This approach has often served Pakistan’s purposes well. Under today’s circumstances, however, Pakistani hardball will feed into a high level of anger and frustration in Washington, and could lead to a breakdown in relations that neither side wants.  After the revelation of Osama bin Laden’s long stay in Pakistan and the "deep freeze" of the last few months, U.S. officials are more aware than ever of the differences between U.S. and Pakistani goals in Afghanistan, and are unenthusiastic about making special accommodations. Moreover, in the past four months, the United States has found partial substitutes for ground transit through Pakistan. Resumption of the ground links is certainly desirable for the U.S., but may no longer be a trump card in Pakistan’s hand. The traditional U.S. negotiating approach – offering a broad strategic relationship accompanied by generous aid, and stressing Pakistan’s indispensability to U.S. policy – is out of step with U.S. fiscal realities and with the mood of key U.S. officials. Moreover, it is not credible to Pakistan. It is likely to encourage Pakistan to fall back on what one of our Pakistani friends referred to as "the victimization card."

The key to a better outcome is to focus on goals both sides know they genuinely share. This starts with more realistic mutual expectations and a better definition of the security issues on which they can cooperate.  The United States wants to see a peaceful region and a more prosperous Pakistani economy. Pakistan wants the U.S. departure from Afghanistan to be orderly, and to leave behind a reasonably stable and governable Afghanistan. The negotiators’ task is to identify and obtain the minimum requirements that serve these common goals, even if they fall well short of the robust strategic partnership both countries once aimed at.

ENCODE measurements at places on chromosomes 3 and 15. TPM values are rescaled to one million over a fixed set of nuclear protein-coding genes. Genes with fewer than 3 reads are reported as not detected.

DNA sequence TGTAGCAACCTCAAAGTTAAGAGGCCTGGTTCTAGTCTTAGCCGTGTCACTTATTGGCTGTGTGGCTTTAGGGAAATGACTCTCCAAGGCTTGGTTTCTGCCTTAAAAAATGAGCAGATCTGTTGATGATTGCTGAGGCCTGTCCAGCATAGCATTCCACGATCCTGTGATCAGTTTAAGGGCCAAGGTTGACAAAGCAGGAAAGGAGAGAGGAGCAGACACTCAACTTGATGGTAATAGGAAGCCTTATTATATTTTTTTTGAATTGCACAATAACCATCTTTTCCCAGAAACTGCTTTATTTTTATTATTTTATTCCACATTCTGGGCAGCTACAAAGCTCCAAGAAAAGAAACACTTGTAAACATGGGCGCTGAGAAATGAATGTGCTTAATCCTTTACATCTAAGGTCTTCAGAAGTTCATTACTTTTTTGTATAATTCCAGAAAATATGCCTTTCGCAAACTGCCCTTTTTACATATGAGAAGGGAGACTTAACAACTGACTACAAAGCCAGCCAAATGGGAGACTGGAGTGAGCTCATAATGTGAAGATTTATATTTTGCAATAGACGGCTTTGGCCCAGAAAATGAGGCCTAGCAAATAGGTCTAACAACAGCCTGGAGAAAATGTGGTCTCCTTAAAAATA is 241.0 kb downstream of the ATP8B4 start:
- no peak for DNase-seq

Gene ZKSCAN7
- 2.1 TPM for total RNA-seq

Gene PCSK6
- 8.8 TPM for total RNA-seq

Teresita and Howard Schaffer are retired U.S. diplomats who served in Pakistan. Teresita Schaffer is a non-resident senior fellow at the Brookings Institution and a senior adviser at McLarty Associates; Howard Schaffer is an adjunct professor at Georgetown University. Both edit, a web site devoted to South Asia.